Land of the free, home of the electoral gridlock... as things run their course and votes are (gasp) counted, it's time for an invigorating, chill/funky fusion take on Pokémon Sun & Red from Michael Hudak, who turns in his most accessible arrangement yet and goes full Sakamoto with a superbly punny title & a pentatonic-infused synth fusion jam:
"Hey there! Thanks again for all your hard work. The explanation for this is a tiny bit complicated because there are TWO versions of "Malie City," and TWO versions of a classic track called "1000 Knives," which were hugely inspirational in the making of this new track.
As for the breakdown of source usage, I mainly used the "Day" version of "Malie City," which for my money is the best 1-minute loop of anything from the Pokémon series. My arrangement uses it from 0:00-1:12, 1:48-1:53, and 3:08-3:44. The first 5 seconds of the "Night" theme has a little part I love that I included in my arrangement from 1:31-1:47. The main riff from "Caves of Mt. Moon" from Red & Blue I used in my song from 2:33-2:37, 2:42-2:48, and 3:44-4:34. The noise at 0:58 is the original Magikarp cry.
In regards to the title and the inspiration (other than PKMN-related stuff), Ryuichi Sakamoto's "1000 Knives" is one of my all-time favorite songs, featuring great Eastern melodies played on some very old-school synths, as well as an awesome extended guitar feature. Sakamoto was also in the now-legendary group Yellow Magic Orchestra, who later arranged their own version of "1000 Knives" in 1980. Theirs featured a serious analog perc line and the very first usage of the Roland TR-808 in a recorded song! So, I've got the Pokémon stuff mixed in with a guitar feature (which is a bit loose purposefully, to humanize the programming a little), plus bass arps, classic synths (plugins!) perc runs, and big drum sounds, all to pay homage to the incomparable Sakamoto-san and those early 808 tracks, like "1000 Knives" and "Searching for the Perfect Beat" by Afrika Bambaataa and Soulsonic Force. I mixed it for a more retro effect, too. Hopefully, it all works for OCR, because I love this one!"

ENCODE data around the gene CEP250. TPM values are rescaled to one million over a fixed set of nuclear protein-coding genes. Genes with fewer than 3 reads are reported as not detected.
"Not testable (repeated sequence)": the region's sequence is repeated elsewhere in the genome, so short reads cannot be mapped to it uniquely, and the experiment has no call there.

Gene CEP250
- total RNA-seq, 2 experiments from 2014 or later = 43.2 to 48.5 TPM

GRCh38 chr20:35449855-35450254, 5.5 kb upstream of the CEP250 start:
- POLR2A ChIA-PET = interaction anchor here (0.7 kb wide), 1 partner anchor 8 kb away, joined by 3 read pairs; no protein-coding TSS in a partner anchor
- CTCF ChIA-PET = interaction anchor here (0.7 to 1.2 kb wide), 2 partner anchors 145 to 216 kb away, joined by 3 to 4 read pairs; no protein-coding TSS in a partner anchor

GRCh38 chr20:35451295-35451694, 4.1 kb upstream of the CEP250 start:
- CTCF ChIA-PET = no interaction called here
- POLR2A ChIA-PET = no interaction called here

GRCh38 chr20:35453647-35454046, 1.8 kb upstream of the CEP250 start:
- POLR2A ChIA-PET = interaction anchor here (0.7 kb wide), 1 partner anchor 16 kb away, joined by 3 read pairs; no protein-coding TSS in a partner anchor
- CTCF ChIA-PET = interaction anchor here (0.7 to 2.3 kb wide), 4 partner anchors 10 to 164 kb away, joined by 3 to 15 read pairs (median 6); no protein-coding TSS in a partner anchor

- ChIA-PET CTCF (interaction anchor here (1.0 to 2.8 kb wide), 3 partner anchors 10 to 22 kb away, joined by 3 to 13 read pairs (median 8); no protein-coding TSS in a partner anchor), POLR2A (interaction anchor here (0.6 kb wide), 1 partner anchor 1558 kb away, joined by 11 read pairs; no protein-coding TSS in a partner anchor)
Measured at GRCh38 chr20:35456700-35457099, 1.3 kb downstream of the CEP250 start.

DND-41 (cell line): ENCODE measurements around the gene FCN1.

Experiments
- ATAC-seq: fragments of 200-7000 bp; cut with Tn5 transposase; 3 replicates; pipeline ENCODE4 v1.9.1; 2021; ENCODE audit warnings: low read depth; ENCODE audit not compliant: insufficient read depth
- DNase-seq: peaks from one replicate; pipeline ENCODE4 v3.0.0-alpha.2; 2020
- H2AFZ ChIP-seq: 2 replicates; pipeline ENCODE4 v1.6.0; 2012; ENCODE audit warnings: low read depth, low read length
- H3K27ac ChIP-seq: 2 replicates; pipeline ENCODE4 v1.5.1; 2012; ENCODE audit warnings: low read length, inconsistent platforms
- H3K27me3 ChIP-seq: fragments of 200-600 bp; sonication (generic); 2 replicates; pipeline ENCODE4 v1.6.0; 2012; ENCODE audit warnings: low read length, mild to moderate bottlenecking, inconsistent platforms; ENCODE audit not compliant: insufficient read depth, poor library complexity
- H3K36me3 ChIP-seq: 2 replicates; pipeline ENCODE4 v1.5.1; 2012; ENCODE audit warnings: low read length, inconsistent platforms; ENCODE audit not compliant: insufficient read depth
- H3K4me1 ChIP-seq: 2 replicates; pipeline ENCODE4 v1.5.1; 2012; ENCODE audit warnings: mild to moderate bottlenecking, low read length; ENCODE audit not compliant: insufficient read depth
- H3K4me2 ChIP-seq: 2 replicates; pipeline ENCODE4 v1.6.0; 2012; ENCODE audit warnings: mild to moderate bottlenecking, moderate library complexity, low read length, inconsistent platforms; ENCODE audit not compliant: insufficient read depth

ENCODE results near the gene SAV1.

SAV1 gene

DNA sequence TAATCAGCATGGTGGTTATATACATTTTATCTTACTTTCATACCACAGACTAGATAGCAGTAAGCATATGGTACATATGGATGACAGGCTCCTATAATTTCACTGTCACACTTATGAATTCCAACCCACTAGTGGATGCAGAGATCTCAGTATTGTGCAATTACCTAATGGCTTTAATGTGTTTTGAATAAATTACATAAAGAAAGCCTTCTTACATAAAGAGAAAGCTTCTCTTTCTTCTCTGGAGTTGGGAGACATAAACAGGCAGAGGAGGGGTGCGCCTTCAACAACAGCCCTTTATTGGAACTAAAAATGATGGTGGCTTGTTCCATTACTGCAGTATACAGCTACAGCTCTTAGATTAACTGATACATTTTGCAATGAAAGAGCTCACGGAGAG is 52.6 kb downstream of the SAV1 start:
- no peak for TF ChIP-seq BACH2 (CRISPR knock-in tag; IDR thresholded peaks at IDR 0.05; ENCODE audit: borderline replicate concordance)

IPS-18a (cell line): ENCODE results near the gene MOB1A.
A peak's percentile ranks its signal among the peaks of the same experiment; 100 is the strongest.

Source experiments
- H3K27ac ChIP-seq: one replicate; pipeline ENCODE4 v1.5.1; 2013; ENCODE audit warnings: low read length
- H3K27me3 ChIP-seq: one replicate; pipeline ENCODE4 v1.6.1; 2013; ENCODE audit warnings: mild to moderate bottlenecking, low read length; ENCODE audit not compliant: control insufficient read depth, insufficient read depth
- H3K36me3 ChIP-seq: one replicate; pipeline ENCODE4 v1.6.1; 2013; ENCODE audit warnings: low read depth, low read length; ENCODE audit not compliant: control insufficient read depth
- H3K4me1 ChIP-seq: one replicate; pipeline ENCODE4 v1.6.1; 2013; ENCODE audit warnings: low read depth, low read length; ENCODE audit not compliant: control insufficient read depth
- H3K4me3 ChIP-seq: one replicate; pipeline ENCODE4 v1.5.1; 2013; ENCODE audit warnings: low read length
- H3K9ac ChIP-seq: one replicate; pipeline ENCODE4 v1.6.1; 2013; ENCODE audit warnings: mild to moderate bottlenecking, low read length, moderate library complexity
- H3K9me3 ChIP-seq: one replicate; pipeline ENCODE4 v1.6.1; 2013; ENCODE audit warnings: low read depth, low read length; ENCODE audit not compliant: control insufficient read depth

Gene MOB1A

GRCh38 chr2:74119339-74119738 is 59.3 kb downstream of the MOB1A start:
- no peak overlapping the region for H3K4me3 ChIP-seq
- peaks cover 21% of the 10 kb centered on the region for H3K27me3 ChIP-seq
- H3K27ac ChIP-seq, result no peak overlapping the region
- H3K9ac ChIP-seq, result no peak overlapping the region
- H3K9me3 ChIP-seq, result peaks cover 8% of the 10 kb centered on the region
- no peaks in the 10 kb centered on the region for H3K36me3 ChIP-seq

That "guitar feature" is sleeeaaazzzzzy... in the best possible way. Nasty, naughty, and extends/expands the arrangement with flourish. Beyond that, Michael's managed to retain the soul of his texture-centric, often lo-fi aesthetic while emphasizing concrete riffs/motifs & melody, so this ends up feeling more familiar than his past mixes... but still full of character & "lovely dirt." The YMO influence is explicit, but it's dusty garage vinyl, not CD. Plus we get a history lesson on the first recorded use of the now-ubiquitous, genre-defining TR-808 drum machine, a legendary piece of music technology history. Judges were unanimous; Chimpazilla writes:
"Ah, the source is easier to hear on this one than on other remixes submitted by Michael (whew!). What an interesting mixed approach here. This mix has an 80s vibe to it, as well as a gorgeous Asian flair and also a chiptune feel. The synth guitar adds even another element to the feel of the track, and the humanization of the guitar is done well. I like the various percussion and white noise blasts. What an eclectic mix of sounds. Super fun!"
To be fair, Hudak consisently brings an eclectic mix of sounds, but they're particularly well-integrated here, and in service of a more explicit melody/groove. Rexy adds some characterstically specific/technical analysis:
"From the day version, I heard the A and B sections with unique writing flourish variations between uses, the first five seconds of the night version made eight times slower (!) at 1:38, and all incorporations of Mt. Moon used straight. I also find it cool that you placed all the sources on an entirely different minor scale - 4 tones up for Malie and 2 for Mt. Moon. And yet, they naturally adapted to your writing approach, where even the original writing kept that fusion between minimalism and Eastern inspirations."
It all came together pretty wonderfully, from the cheeky title down to the individual elements & FX application; double homage, quirky & excellent sound design, and a bit more melodic swagger & toe-tappin' groove to be found make this one a treat for Hudak followers, Pokémon fans, & anyone looking for a stylish-yet-rugged Asian fusion escape. Excellent!
on 2020-11-18 08:10:02
This is lovely! Took me a few listenes to get used to, but it's a very nice tune for sure! Feels a little empty at times, but it's not a huge deal. Absolutely digging the lo-fi retro aesthetics, and man, that guitar solo feels so authentic! It really makes shivers run down my spine, haha. I also feel that there's almost a middle-eastern vibe going on at times (1:13 is a great example of what I'm talking about). It was fun to read Michael's comments regarding his work too, I even checked out YMO's and Sakamoto's music - good stuff! All in all, very interesting track, definitely worth your attention!
on 2020-11-03 09:47:31
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Sources Arranged (3 Songs, 2 Games)
- Primary Game:
Pokémon Sun (Nintendo, 2016, 3DS)
Music by Go Ichinose, Hideaki Kuroda, Hitomi Sato, Junichi Masuda, Minako Adachi, Tomoaki Oga
- "Malie City (Day)"
"Malie City (Night)"
- Additional Game:
Pokémon Red Version (Nintendo, 1996, GB)
Music by Junichi Masuda
- "Mt. Moon Cave"
- Chill, Funky
- Electric Guitar, Electronic, Synth
- Effects > Lo-Fi
Regional > Japanese
- 7,575,064 bytes
- Size: 7,575,064 bytes
- MD5 Checksum: cd384df6d90e7e0d9e32f498ea9b2070
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